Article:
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prakash raj


Remember the days when the sinister laughs of R S Manohar and P S Veerappa created nightmares? The grinding hands of Nambiar were mimed countless times and M R Radha was mimicked to death. Even Asokan’s eerie glances set to the treacherous background score kept us awake at night. For every MGR there was Nambiar, for every Sivaji there was an M R Radha. Even Rajni had Raghuvaran and Kamal had Sathyaraj. As much as we adored Rajni in Mr. Bharath, did we not wait with bated breath for every reaction from the Sathyaraj’s stable? Nothing can ever compete with “Ennama Kannu Sowkyma?” A fleeting glance at the stage presently set and we wonder “Where have the villains of Tamil Cinema gone?” Have they all adorned the protagonist hat? Don’t we need fearful, evil, chillingly and calculative antagonists to make our heroes look even more adorable and charming?

Tamil cinema has not explored the anti-hero perspective extensively except for the occasional Andha Naal and Sivappu Rojakkal but stuck to the formulaic hero villain to work the magic at the box office. That being said isn’t the market ripe for actors to choose the less trodden path and establish themselves as evil and cunning checkmates? In the years of Thespian Sivaji Ganesan, the character was the main focus in the film. As much as we appreciated his performance, the other side of the equation was equally scrutinized thus ensuring that the balance was well-maintained and the bar always raised. If we recollected Parasakthi Sivaji, we were also quick to remember Ratha Kaneer M R Radha. When we gleefully clapped for MGR in Naan Aanayittal, we were even more excited to see Nambiar submit.

Zoom into the Thalaivar era. Muratukkalai changed gears for two people. Rajni turned hero and Jayshankar turned villain. That was a great cross over and a daring attempt. Sathyaraj was the Villadhi Villain - From Kakki Sattai to Amaithipadai. Nobody could have challenged the hero as much as he did. He could play the good and bad guy with equal aplomb but even he would agree that he was at his best when he played the bad man. He stood tall with his nimble legs and his foxy glare and sly grins worked wonders. Speaking of tall, one cannot forget the legendary Raghuvaran. For Baasha to click, Mark Anothony had to click. His “I know, I know” in Nooravathu Naal was the exquisite work of a mistrustful husband played to the tee. His poise was vulpine and he created a niche with his dialogue delivery. Nasser emerged as the strong contender and anger flared through his nose. Even when he played the philandering womanizer in Magalir Mattum we could see past his comical mishaps to the lusting manager he really was. Such was the level of his performance.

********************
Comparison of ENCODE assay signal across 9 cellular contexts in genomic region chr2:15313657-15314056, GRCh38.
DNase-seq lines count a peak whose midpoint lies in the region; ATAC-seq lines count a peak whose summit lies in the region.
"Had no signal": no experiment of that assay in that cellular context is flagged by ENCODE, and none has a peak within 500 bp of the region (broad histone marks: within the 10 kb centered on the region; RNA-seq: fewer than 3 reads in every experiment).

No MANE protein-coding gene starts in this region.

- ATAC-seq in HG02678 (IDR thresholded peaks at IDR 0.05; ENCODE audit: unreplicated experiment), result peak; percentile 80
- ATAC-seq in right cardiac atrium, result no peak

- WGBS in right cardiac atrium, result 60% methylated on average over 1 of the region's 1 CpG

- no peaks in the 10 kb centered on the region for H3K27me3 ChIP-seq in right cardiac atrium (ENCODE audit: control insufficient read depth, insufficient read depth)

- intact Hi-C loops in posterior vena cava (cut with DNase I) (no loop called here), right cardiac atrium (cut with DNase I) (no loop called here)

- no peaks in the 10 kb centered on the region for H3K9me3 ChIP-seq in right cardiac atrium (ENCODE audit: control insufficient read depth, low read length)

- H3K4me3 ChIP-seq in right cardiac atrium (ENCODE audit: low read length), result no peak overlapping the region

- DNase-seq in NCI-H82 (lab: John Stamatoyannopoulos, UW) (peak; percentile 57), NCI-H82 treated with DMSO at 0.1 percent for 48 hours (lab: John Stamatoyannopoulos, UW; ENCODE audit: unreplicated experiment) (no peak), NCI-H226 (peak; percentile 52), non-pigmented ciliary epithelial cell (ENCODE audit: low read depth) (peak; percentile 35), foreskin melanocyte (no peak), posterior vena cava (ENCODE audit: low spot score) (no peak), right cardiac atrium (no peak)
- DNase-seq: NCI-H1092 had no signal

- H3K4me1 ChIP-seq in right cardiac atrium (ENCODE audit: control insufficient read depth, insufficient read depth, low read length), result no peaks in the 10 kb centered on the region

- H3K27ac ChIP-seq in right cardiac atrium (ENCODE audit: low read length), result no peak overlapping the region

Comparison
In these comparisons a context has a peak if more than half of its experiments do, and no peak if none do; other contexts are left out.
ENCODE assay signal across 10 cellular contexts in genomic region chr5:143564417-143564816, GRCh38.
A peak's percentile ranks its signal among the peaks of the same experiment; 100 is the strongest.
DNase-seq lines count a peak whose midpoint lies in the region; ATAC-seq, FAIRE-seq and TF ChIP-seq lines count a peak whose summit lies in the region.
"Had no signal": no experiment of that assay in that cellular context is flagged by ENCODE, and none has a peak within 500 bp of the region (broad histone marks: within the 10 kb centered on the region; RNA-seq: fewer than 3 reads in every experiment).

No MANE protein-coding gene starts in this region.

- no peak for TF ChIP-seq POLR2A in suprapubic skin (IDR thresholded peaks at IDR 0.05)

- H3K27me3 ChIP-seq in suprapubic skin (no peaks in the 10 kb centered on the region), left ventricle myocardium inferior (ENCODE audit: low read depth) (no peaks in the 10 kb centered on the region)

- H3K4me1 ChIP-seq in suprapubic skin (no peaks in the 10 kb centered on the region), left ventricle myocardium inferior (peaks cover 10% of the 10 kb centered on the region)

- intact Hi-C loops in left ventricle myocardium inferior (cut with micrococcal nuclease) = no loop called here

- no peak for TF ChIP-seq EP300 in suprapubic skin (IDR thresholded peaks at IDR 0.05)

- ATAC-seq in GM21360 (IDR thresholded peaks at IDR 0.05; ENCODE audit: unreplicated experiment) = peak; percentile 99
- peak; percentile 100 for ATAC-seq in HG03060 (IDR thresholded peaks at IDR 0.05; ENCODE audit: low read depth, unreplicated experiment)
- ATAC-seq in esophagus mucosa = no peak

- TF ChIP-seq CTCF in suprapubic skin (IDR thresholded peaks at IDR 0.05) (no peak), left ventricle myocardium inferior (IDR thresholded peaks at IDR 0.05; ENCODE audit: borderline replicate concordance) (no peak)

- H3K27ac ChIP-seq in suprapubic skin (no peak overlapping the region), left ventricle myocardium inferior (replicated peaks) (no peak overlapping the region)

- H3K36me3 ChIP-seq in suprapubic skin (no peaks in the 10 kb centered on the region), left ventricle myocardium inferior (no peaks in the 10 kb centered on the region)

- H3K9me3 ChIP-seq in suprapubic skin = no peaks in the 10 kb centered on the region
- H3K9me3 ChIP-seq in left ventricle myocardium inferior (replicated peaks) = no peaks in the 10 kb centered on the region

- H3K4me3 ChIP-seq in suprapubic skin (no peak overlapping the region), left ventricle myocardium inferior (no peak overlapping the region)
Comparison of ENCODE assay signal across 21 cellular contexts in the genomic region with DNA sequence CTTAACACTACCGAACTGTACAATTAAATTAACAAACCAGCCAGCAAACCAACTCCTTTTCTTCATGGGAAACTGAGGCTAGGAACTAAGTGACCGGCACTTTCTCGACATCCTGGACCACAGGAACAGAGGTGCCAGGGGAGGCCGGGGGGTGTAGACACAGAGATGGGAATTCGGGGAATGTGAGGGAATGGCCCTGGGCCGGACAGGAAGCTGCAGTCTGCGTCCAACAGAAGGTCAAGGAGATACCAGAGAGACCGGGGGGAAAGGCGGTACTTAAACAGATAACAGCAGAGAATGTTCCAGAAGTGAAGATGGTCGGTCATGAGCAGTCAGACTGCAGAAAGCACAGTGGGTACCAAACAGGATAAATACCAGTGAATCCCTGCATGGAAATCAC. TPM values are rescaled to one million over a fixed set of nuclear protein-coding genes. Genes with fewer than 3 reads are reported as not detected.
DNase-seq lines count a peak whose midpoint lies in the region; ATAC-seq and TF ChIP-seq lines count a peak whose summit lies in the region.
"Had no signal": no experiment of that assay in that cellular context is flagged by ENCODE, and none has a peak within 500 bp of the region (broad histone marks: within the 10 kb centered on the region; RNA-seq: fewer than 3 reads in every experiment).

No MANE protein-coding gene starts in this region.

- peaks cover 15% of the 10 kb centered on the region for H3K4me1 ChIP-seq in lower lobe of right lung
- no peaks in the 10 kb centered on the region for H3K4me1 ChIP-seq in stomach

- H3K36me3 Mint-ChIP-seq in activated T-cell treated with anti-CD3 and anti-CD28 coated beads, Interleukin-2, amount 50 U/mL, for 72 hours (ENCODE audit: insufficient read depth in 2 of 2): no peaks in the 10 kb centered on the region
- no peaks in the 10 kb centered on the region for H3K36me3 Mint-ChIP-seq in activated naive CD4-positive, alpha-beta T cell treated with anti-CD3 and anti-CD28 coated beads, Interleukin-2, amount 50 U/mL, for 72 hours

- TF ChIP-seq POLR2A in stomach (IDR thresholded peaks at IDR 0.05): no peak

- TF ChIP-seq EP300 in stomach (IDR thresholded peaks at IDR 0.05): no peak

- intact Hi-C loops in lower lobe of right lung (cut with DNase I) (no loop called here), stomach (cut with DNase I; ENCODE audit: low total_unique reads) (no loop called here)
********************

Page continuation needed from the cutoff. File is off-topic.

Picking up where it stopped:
After that the line seems to have blurred. We had innumerable Tata Sumo chases, veechu aruval, velkambu fights and all the villains were exports from our neighboring states. While we stirred in our seats anxiously at their horrific dubbing, Kota Srinivasa Rao and Ashish Vidyarti were the silm picks. Even before we entered the theater we tuned our heads not to cringe at the “Daiii” echoes. Apparently being loud made you devious. It was like Vijayakumar playing Nattamai. Before the man appeared we even knew the dialogues he had for the scene. As we tried to stifle our yawns, we dreamed for that perfect Satan, seething cobra and a crouching tiger all tied in one.

As always in typical Tamil cinema style, there is light at the end of the tunnel. Prakash Raj entered the scene. He could sport both a mafia don in Pokkiri and a Madurai rowdy in Ghilli with equal ease. He changed the name of the game. But there was only so much a man can do and there is such a thing as overdose. Not only were we tired of seeing him in every movie but seeing him as a caring father and a vicious villain confused our neural networks. Are we supposed to be scared or choke with emotion? It’s all fine and dandy when you can camouflage into any role but I would rather he pick a side and stick to it.

Suman in Shivaji was the Kasimedu Aathi we wanted and Suresh in Aadu Puli was the Black Jack. Both had immense promise but did not grace the screens as much as we wanted. Pasupathi in Dhool and Virumaandi shimmered with hope but the light was put out sooner than it shone. All our heads would nod in unison when I suggest that Jeevan was better off as Pandian in Kaaka Kaaka rather than the Naan Avan Illai sequels.

But before we throw our hands in frustration and decide that Tamil cinema will never see the class of villains ever again, there is a faint shadow emerging through the horizon. Ajmal in KO quenched our longing and Jayabalan in Aadukalam proved that you don’t have to look menacing to be a villain. Both these characters had one thing in common. They proved that the other side of the coin was equally lucrative. You don’t always have to play the hero to get noticed and a sincere performance would never go unnoticed. This is what I like about Tamil Cinema. The rare gems emerge from the places we rarely dare to see. So we would have our share of the devil too, only they were getting more intense and artful. It would be suffice to say the crouching tigers were hiding beneath the sheep skin.

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